Like many investors trained with a fundamental bias, for years I pooh-poohed the very idea that technical analysis had anything to offer a “true” investor. Technical analysis was the province of traders, and to call someone a “trader” was about the worst insult you could deliver in these circles. It was an entirely pejorative term, and it meant that you weren’t as serious or as thoughtful as a praiseworthy “long-term investor”. I was foolish to hold this bias, and I was a less effective portfolio manager for it. My job as a portfolio manager was to make money for my clients – to catch mice, as Deng Xiaoping would put it – not to make money in a theoretically pure way. If technical analysis could have helped me catch more mice – and it could – then I should have embraced it, not dismissed it out of hand.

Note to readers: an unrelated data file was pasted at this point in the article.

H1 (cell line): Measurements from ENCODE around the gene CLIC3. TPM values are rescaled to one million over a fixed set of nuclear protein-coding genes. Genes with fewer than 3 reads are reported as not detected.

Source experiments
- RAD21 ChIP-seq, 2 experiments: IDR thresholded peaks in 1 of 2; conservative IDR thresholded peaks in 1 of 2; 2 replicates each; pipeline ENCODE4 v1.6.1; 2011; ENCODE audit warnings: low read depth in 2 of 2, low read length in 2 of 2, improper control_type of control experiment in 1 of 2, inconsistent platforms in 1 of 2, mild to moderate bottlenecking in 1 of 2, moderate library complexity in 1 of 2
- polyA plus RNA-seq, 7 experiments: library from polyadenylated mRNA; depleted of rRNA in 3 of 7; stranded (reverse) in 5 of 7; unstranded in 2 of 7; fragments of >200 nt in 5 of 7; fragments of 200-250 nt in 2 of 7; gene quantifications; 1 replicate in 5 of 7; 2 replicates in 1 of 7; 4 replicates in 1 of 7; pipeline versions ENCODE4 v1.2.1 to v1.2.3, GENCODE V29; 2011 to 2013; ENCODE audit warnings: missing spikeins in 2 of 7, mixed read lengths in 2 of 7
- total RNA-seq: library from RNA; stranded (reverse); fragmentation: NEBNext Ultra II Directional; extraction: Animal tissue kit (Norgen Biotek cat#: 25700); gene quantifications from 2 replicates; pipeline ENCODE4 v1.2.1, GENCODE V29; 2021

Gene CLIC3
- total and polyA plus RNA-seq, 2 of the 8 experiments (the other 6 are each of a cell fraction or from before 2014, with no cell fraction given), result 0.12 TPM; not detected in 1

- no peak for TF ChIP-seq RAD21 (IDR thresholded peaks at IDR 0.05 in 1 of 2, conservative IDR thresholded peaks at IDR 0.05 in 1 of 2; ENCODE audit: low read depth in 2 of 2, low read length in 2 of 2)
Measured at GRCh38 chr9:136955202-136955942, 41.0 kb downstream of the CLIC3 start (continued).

Technical analysis is, at its heart, behavioral analysis, and as such is prime real estate to build a new investment paradigm that incorporates game theoretic behaviors.
Now don’t get me wrong … there are HUGE problems with the application of technical analysis today. Technical analysis requires a Copernican Revolution. By that I mean it needs to be re-conceptualized away from the Spirograph models and the naïve empiricism that currently dominate the effort. Not because the current conceptualization is a failure, any more than the Ptolemaic conception of the solar system was a failure. The world functioned quite well for 1,400 years using Ptolemaic tables to predict the position of planets and stars, thank you very much. But technical analysis could accomplish so much more, both in terms of accuracy and of scope, if it were put on a more solid theoretical foundation. If you try to launch a rocket while believing in a geocentric model of the universe, you’re going to fail. I think that technical analysis could, in fact, “launch a rocket” in that it could drive a paradigm shift in how we think about and operate effectively within modern markets, but only if we change the conceptual center of the trading universe from Price to Information.